As a result of fashion houses making the move to become more sustainable, while paying particular attention to circularity, an abundance of designer deadstock appears on the sewing scene as a way of “creative use” of deadstock. Back in August of 2022, I read an article in The New York Times, written by Dana Thomas, dated August 15 2022, about the fashion industry and the need to re-think past practices regarding fabric.
Romain Brabo, Givenchy’s fabric buyer, co-founded Nona Source, a showroom that collects leftovers from couture collections and makes them available to everyone. Brabo’s mission is to, “Incentivize creative reuse and do so at a super-competitive price.” He further states, “We revalue all our materials, so nothing goes in the trash.” Check out their website https://www.nona-source.com/pages/about-us
As a student of Fashion Design and Sewist, I am excited to have the same opportunity to work with affordable couture fabrics, and by creating with “deadstock” I am part of a bigger picture focusing on recycling with zero-waste as a priority. Deadstock is not dead!
“The mimesis of amateurism began around 1966; that is, at the last moment of the “Eastman era” of amateur photography, at the moment when Nikon and Polaroid were revolutionizing it. The mimesis takes place at the threshold of a new technological situation, one in which the image-producing capacity of the average citizen was about to make a quantum leap. It is thus, historically speaking, really the last moment of “amateur photography” as such, as a social category established and maintained by custom and technique.
The above-referenced quote was taken from an essay written by Canadian artist, Jeff Wall, “Marks of Indifference”: Aspects of Photography in, or as, Conceptual Art, reinforced my definition about images captured using a cellphone camera as art, taken by a photographer.
This image was taken while sitting under a tree. I mentally placed the image in my mind, and voila, I snapped the photograph. Various technological options were used to manipulate the photo. The cellphone photograph was used to create a narrative on fabric. This piece is from the sticks-a-gogo Art Cloth Bokeh Collection: Landscape found in my store spoonflower.com/profiles/sticks-a-gogo_art_cloth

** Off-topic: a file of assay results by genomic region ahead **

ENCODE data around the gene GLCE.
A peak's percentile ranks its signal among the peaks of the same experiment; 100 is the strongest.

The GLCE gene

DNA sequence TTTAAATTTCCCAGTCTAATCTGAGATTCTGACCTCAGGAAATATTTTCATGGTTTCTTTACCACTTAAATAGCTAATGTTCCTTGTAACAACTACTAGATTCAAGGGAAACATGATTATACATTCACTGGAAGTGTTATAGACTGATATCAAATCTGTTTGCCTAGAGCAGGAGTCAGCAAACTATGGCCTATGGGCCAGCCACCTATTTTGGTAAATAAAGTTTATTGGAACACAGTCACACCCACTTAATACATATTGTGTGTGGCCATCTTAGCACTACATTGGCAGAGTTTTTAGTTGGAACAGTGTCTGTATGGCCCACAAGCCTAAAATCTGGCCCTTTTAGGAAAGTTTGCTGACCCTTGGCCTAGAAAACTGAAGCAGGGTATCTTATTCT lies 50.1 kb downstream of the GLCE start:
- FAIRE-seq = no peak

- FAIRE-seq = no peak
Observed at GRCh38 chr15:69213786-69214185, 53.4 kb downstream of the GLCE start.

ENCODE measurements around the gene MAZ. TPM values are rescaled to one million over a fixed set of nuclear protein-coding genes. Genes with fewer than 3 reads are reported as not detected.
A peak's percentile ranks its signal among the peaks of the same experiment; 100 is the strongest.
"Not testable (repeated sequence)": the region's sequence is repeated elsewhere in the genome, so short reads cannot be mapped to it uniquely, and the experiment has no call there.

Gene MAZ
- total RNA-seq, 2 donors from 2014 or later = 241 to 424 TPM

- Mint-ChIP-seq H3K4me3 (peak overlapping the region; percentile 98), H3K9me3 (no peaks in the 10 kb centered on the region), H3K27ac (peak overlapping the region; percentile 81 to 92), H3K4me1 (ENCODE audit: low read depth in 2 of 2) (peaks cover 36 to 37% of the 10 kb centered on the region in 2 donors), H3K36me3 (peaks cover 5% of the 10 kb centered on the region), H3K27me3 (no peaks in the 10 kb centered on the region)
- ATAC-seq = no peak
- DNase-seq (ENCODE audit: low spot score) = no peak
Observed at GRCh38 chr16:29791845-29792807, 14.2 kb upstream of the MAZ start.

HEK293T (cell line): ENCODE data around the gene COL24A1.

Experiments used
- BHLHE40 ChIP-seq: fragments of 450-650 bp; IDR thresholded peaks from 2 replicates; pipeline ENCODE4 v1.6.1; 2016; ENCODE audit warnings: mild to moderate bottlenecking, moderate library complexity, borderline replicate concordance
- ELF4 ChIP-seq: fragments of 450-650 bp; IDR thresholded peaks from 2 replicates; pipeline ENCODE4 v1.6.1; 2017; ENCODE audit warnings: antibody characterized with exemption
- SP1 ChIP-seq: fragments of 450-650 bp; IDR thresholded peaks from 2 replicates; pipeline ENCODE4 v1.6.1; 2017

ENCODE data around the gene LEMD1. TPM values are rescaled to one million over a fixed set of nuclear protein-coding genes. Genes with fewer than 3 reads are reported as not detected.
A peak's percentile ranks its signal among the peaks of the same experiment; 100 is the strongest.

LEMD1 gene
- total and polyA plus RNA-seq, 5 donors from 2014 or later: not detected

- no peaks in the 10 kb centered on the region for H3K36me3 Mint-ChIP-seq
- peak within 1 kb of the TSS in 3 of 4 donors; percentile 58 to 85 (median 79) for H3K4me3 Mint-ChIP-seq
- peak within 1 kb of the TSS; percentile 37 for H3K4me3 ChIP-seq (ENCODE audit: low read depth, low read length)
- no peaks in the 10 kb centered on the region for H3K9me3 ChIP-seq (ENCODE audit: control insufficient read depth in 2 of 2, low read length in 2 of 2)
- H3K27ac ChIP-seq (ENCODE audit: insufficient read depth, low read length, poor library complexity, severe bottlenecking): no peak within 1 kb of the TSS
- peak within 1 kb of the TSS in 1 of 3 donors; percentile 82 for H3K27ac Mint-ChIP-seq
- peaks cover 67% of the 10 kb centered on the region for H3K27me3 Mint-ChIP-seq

Sew was an experiment using the Adobe Photoshop Camera App.
Here at sticks-a-gogo Art Cloth, we begin the New Year with two new fabric designs. Beginning with Absinthe, an advertisement on the side of a building in Prague advertising Bohemian-style or Czech-style absinthe.
Succulents, captures raindrops on plants outside our office space window.
Today, I captured an image with my cellphone, soon to be another sticks-a-gogo Art Cloth fabric design.
Mobile Photography is the future of the art form. Discrete intimate and always accessible to capture a moment. – David S. McNamara
Photographs are said to preserve a moment in time, chronicle a piece of history, and refer to the ephemeral. Does the act of photo manipulation rewrite the history documented in the original photograph? I don’t use photos as a memory aid, but as a way to manipulate color, patterns and shape. I decided to co-mingle technology with textiles producing sticks-a-gogo Art Cloth.
For the last two years, I’ve produced images for surface design on fabric. Below are two examples, showing the original image and the resulting surface element.
Creating digital textile images via contemporary digital printing technology empowers me to make my own art cloth designs. Looking through the lens of my cellphone along with a gentle click of the finger, I am able to create a narrative of places, people and things I find interesting.